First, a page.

I’m been thinking about the idea of stress since my husband came home from work last night holding onto the stressors of his day. When we are in a state of stress, we attract and, often, magnetize ourselves to other triggers. For my husband, this trigger was the snowy driveway. It wasn’t the snow, but the footprints and tire-treads laced across it that bothered him. It didn’t matter that the sun would shine the following day and melt the stubborn tracks of snow the shovel could not easily remove, it mattered only that the tracks had been made.
Now, my husband is a kind man, and hopefully he will not mind that I am using him as my example for stress. The point, after-all, that I am trying to make, is that stress is often unnecessary and irrational, except to the person experiencing it. If you type “stress” into Wikipedia, this is what comes up http://en.wikipedia.org/wiki/Stress_(biology):
“Stress typically describes a negative condition that can have an impact on one’s Mental and physical, but it is unclear what exactly defines stress and whether or not stress is a cause, an effect, or the process connecting the two. With organisms as complex as humans, stress can take on entirely concrete or abstract meanings with highly subjective qualities, satisfying definitions of both cause and effect in ways that can be both tangible and intangible.”
I like the ambiguity in this definition, because, as it states, ambiguity seems to be inherent to the nature of stress. One of my biggest stressors is time. I loathe being late. Sometimes, if I don’t catch myself, the idea of being late sends my heart into a rapid beat, tightens my stress and causes me to be not so nice to the people in my path. These days though, I try to let stressors, like being late, act as lessons. I may not know the “cause” or root of the anxiety. I tend to believe our stressors, like our fears, are complex and deeply rooted, often compounded by lifetimes of unhappy circumstances. Yet, I know I can resist its pull.
Instead of letting the stress, which is very much like an elastic, stretch you to the point of breaking, you can step inside of its shape and examine density. Now, when I’m driving to a destination I know I am going to be late for, I ask myself these questions. What if I am late? What does that mean to me and others? How is the stress of not wanting to be late impacting me and others right now? How does it change the situation? What would happen if I wasn’t feeling this stress?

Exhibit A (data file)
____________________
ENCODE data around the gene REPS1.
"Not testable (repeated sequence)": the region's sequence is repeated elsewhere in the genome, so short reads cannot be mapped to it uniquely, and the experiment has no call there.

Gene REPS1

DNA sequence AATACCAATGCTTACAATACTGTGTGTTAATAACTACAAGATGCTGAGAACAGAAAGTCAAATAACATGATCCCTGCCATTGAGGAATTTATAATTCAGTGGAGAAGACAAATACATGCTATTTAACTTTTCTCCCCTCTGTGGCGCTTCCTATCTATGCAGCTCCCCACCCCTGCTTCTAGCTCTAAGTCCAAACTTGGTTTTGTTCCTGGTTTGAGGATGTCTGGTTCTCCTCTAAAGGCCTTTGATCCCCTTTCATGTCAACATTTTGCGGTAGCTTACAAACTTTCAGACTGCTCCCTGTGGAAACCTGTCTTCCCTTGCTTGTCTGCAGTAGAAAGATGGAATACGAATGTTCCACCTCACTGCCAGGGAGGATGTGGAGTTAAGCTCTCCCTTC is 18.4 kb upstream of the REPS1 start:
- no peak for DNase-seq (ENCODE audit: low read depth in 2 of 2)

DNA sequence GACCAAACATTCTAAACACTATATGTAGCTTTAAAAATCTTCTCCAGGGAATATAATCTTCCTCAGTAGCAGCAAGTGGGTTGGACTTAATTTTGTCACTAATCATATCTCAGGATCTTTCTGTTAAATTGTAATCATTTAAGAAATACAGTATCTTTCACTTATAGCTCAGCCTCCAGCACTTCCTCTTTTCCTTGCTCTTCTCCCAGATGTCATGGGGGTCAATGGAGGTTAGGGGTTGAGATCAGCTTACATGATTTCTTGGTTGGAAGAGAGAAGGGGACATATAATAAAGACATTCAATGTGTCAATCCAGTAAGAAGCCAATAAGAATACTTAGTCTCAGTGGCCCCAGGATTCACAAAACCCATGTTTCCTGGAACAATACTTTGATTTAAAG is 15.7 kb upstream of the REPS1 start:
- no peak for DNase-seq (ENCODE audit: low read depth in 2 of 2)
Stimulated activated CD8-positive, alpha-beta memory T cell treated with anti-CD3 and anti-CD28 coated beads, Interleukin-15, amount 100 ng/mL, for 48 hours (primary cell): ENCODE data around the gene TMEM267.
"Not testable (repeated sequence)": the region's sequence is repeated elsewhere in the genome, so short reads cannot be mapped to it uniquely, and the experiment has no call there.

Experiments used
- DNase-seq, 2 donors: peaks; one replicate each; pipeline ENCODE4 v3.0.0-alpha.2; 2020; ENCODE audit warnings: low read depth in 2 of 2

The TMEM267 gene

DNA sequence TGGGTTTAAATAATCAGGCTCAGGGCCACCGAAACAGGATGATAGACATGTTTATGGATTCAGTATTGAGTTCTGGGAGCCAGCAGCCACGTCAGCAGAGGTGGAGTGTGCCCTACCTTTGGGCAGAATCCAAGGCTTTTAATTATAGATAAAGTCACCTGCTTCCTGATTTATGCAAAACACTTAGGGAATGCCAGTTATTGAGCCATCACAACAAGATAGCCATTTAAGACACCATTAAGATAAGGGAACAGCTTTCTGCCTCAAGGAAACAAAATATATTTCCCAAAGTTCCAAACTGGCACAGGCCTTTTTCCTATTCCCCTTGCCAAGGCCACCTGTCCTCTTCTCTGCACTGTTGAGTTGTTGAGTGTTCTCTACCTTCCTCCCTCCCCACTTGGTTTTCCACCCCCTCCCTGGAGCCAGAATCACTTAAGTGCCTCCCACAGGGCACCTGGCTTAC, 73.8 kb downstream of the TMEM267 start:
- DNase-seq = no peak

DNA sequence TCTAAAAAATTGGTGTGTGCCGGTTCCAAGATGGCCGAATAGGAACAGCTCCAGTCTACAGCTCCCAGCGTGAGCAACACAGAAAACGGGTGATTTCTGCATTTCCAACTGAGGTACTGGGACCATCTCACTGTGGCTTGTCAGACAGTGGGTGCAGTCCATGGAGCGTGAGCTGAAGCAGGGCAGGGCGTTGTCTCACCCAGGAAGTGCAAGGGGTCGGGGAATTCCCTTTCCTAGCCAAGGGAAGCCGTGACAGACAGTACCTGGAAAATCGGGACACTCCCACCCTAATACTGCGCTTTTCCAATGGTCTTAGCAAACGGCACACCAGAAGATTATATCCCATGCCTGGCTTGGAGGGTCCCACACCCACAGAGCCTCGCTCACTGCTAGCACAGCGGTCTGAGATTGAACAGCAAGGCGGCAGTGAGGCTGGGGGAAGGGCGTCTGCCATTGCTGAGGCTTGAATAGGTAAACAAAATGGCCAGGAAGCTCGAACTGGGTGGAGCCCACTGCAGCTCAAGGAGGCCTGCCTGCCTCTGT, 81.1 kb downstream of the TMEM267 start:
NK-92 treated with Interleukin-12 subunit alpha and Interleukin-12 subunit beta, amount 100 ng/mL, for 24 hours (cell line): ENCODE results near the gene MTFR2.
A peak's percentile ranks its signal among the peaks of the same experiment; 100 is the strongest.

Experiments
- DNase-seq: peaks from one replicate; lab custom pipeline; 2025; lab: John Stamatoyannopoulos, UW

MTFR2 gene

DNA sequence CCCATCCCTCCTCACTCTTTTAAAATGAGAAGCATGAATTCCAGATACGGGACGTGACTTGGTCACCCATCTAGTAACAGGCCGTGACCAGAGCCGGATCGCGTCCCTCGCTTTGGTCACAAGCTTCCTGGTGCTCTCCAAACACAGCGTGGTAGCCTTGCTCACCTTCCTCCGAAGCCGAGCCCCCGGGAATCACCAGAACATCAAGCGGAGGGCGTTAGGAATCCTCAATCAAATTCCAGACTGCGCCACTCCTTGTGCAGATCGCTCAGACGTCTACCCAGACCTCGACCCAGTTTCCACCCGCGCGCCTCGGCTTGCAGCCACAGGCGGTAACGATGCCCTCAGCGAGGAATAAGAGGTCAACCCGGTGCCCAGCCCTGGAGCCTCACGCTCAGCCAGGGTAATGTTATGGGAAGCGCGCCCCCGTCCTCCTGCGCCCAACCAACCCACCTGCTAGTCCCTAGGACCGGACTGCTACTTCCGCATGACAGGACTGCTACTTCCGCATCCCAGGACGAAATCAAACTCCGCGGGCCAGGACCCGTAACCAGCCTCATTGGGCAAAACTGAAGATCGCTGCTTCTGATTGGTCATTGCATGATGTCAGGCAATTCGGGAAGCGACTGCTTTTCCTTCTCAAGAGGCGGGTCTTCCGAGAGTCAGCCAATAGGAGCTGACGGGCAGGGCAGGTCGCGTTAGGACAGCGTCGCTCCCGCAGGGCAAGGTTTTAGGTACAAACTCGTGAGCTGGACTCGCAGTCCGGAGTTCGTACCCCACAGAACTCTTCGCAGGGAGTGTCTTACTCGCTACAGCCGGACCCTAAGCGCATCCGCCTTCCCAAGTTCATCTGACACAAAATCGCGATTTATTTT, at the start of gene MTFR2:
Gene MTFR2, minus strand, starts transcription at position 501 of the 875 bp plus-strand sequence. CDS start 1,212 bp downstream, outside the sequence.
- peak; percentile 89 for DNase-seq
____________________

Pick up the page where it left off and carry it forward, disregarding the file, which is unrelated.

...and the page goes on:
Of course there is that magnetic quality of stress, if we are in a state of stress, it’s inevitable, like in the example with my husband, that we will attract to ourselves more stressors until we make the conscious choice to let go of its hold on us. Then there is the question of rationality. Does our stress even make sense? If we can step way from the pull of the stress enough to examine its lure, we will often discover that our reaction is causing more harm to us and others than necessary. Even when we are faced with a fierce dog standing in our path, it behooves us to replace our panic with calm. The dog, like the universe of energy surrounding us, reacts and responds to our emotions.
When I replace the tendency to stress-out about being late with calm acceptance, I often find that the lights in my path change to green, the traffic eases, and I am, in the end, only a matter of minutes, if that, late. When I do the opposite, the lights stubbornly turn red at each intersection, I find there are no gaps in the traffic, my kids start fighting from the back seat, and I, well I, am miserable and stressed!
We can so easily grow accustomed to our stress and our stressors, if we didn’t, we wouldn’t have them in our lives. But stress takes a toll on us, both emotionally and physically. Too much stress in our lives, can cause our hair to turn gray (just look at a president who has been in office for 4 years) or fall out, our weight to decrease too much, or increase too much, and over time, dis-ease can start to set in, finding a vulnerable host in our unbalanced bodies.
Yet, stress, as I pointed out, is often, if not always, unnecessary. When we realize that the effects of stress do not serve us, we can start to reprogram our reactions to its triggers. Remember, the human body, like everything in nature, is constantly seeking a state of balance. In that state of balance, we find peace, health and happiness. So, next time you are in a state of stress, why not pause and ask How is this serving me? and What would happen if I let it go?